With its cobblestone pathways, rainbow townhouses, and stunning gothic architecture, Georgetown is nothing short of cinematic. While many spots have garnered filmmakers’ attention over the years, the precipitous stone steps connecting M and Prospect Streets NW are by far the most iconic movie site in the neighborhood. Known as “The Exorcist Steps,” this ominous staircase nestled in the crook of Car Barn’s shoulder has become a fixture of local culture as well as a popular tourist attraction. That notoriety is largely due to the success of its namesake film, which celebrates its 50th anniversary this year.
Based on William Peter Blatty’s 1971 novel of the same name, director William Friedkin’s 1973 film adaptation of The Exorcist follows Regan (Linda Blair), a 12-year-old girl who becomes possessed by an evil spirit after her mother (Ellen Burstyn) moves their family to Georgetown. Securing 10 Oscar nominations—including one for Best Picture, a first for the horror genre—and two wins in 1974, the film brought critical recognition to horror as a whole. It also spawned several spinoffs including two sequels, two prequels, and a reboot film released just this month: The Exorcist: Believer. Needless to say, the film boasts quite the legacy.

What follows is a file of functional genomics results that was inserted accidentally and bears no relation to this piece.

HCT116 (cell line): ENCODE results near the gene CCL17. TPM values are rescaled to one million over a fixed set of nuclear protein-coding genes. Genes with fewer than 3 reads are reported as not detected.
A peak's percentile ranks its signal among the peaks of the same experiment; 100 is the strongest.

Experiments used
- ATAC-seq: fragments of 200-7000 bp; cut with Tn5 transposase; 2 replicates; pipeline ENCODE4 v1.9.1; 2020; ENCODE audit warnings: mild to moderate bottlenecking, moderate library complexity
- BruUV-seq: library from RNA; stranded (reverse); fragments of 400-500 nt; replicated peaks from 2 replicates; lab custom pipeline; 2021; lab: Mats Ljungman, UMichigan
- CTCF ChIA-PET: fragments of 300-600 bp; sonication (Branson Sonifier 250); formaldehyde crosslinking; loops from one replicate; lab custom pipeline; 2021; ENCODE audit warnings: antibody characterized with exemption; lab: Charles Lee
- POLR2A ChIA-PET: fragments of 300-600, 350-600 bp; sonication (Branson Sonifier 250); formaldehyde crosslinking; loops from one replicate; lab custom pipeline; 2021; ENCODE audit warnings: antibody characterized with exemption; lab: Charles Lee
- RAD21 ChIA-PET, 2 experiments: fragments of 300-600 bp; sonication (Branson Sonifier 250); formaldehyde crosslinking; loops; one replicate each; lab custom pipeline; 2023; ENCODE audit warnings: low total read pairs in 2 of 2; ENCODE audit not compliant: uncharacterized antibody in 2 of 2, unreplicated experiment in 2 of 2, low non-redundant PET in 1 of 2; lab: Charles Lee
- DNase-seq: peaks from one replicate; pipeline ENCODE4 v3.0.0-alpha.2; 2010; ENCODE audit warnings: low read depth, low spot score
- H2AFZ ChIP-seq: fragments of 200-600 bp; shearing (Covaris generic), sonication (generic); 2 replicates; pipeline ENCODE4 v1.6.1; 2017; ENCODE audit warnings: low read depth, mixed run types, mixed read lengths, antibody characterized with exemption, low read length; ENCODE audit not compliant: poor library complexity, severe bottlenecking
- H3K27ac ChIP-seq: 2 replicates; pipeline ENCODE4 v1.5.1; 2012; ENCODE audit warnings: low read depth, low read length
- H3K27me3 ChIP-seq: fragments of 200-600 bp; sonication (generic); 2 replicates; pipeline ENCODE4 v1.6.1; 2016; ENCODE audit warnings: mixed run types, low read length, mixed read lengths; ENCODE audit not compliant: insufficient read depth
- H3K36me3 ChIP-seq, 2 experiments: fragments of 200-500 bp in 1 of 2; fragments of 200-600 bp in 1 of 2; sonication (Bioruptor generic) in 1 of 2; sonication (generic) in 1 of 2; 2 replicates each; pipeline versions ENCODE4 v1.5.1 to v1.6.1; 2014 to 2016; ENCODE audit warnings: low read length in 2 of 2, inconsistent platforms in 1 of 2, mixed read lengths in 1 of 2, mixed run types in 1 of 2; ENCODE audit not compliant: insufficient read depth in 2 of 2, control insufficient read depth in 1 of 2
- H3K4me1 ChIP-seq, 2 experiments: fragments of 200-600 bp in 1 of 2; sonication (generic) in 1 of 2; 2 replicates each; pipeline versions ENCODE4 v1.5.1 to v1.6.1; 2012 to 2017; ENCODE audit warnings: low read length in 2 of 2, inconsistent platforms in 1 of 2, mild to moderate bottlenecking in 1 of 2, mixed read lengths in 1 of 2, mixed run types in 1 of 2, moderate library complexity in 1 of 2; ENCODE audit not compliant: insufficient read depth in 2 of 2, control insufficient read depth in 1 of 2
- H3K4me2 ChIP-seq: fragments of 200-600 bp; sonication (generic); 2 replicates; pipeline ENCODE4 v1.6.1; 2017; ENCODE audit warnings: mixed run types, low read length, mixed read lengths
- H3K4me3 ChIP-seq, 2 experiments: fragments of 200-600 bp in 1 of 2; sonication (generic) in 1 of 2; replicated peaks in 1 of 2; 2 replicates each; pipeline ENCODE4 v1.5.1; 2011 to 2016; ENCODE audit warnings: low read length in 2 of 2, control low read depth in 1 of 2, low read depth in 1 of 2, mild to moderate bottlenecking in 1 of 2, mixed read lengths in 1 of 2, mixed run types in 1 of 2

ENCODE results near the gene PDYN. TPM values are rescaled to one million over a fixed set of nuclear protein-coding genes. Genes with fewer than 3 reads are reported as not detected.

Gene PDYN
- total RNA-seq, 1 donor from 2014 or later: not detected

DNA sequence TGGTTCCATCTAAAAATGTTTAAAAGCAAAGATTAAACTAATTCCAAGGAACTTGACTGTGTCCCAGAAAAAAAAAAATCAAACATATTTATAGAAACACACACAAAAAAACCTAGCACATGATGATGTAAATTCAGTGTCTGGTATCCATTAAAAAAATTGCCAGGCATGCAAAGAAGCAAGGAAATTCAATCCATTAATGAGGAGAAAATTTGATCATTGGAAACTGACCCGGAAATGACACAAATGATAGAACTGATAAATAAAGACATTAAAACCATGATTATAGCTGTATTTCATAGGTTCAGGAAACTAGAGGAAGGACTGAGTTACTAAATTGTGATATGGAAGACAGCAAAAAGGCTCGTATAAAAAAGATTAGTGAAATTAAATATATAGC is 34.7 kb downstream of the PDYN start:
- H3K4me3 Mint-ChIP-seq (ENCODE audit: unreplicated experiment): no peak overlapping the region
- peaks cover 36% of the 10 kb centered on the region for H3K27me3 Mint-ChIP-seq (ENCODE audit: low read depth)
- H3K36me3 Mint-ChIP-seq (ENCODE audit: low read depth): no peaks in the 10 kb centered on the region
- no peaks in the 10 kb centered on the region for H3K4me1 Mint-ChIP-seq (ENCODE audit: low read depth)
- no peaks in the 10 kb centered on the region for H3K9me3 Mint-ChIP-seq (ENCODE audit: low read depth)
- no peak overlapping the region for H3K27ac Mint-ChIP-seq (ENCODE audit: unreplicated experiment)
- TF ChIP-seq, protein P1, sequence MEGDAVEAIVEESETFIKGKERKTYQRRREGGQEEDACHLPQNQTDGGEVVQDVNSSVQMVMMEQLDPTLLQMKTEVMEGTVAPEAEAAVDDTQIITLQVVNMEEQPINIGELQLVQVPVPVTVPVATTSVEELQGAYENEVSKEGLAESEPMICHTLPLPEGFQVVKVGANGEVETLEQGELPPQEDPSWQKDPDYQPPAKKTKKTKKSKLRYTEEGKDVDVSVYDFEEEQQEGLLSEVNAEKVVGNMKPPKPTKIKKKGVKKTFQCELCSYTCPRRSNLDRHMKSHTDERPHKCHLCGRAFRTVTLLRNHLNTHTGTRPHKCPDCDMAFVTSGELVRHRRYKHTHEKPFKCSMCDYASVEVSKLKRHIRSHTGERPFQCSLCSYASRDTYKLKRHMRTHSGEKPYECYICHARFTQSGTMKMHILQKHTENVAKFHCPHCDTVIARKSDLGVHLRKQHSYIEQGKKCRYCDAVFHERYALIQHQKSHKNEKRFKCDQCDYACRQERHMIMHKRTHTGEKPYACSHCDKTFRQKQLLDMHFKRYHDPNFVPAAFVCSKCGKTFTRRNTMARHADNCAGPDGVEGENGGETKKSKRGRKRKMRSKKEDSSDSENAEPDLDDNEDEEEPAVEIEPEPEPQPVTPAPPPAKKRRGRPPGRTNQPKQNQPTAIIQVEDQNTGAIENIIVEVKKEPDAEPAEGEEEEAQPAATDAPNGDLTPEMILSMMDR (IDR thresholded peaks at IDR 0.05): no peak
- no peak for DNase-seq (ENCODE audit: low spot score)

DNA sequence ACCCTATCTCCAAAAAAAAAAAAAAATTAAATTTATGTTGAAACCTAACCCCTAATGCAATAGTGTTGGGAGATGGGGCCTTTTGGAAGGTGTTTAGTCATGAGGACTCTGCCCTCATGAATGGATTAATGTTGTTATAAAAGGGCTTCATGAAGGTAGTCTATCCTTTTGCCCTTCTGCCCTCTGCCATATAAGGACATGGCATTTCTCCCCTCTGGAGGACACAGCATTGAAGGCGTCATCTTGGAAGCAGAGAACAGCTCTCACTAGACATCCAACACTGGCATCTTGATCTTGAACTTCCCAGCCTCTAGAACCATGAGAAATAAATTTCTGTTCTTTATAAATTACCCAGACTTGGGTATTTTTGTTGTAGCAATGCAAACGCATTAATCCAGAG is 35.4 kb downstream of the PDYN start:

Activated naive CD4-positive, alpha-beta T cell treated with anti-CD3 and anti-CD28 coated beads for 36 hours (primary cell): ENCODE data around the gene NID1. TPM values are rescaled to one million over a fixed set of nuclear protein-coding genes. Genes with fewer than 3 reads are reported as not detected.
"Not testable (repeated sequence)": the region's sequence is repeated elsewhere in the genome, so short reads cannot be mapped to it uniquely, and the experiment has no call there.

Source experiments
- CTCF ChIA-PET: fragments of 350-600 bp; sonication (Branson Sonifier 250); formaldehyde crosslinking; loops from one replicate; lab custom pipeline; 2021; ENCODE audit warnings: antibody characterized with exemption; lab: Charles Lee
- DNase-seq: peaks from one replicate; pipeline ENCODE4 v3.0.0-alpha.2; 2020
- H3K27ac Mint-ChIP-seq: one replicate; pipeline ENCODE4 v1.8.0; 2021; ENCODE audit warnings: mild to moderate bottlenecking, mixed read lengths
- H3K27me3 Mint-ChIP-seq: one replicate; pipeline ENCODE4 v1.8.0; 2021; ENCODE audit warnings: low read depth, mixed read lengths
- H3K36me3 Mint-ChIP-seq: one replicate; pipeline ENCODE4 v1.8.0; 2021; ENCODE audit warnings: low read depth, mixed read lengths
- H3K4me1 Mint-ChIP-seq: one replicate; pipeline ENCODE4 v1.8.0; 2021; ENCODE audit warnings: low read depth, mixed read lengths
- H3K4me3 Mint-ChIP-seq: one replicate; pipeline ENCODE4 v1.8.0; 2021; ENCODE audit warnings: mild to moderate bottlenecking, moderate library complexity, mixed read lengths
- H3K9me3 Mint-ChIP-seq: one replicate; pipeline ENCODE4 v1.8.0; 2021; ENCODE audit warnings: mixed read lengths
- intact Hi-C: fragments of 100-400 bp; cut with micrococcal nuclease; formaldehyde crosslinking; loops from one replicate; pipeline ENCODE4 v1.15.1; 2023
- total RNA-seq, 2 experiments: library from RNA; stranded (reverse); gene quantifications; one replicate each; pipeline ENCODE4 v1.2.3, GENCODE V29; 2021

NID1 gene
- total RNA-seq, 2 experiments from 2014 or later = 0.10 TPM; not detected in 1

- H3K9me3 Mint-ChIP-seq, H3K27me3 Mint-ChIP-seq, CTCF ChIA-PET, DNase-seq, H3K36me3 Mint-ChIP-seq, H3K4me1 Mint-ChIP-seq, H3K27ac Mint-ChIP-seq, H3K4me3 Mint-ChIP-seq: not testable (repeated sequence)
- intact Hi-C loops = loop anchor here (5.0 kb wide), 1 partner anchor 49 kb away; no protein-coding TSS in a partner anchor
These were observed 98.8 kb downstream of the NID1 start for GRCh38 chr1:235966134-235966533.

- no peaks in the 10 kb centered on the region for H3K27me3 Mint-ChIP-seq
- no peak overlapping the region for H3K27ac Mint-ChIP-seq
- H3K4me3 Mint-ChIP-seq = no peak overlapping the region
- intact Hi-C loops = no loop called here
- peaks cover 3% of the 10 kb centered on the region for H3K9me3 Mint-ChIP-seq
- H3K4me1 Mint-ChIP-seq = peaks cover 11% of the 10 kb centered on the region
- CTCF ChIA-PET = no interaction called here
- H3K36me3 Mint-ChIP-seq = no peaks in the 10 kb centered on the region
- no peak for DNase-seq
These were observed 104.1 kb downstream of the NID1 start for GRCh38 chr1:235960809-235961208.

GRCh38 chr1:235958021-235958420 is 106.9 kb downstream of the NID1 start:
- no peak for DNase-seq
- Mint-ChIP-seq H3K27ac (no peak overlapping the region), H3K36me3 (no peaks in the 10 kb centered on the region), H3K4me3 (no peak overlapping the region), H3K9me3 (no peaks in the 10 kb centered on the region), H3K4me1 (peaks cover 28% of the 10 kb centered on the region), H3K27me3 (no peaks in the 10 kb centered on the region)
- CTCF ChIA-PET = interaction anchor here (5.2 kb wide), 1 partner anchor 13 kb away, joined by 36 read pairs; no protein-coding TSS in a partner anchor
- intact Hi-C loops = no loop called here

Like Regan, I too felt overtaken by a spirit while watching this film—school spirit, that is. As a current student at Georgetown University, when the first shot of Key Bridge against the skyward-stretching Healy spires rolled, a sense of delight washed over me. Watching the movie-within-a-movie filming scene with Hoyas sardined on the steps of Healy Hall and criss-crossing on the lawn’s lattice paths, it’s hard not to imagine the similarities and divergences between their Georgetown experiences and mine. After all, for every recognizable shot of campus’s more static fixtures like Gaston Hall, Dahlgren Chapel, and the Lau stairs, there is a scene of students playing on tennis courts where Village A stands today or a shot of Harbin Hall with a wildly different surrounding landscape. For anyone who has ever called Georgetown’s campus home, watching The Exorcist feels like opening a precious time capsule, making for a viewing experience that simultaneously warms the heart and sends shivers up the spine.
Though it might be perplexing that such a bleak tale became so beloved, the film’s masterful execution of its simple premise catapulted it to legendary status. By maintaining a tight narrative scope and crafting a bone-chilling atmosphere free of trite gimmicks, Friedkin’s film is truly something spectacular.
After playing with a Ouija board, Regan begins demonstrating erratic, violent behavior that doctors are unable to explain. Eventually, her mother Chris realizes Regan needs more than a doctor—she needs a priest. Her mysterious condition is thanks to “Captain Howdy,” the demon Pazuzu (Mercedes McCambridge) who seizes control of Regan’s body. Chris enlists the help of Father Damien Karras (Jason Miller) to rid Regan of the evil inside her.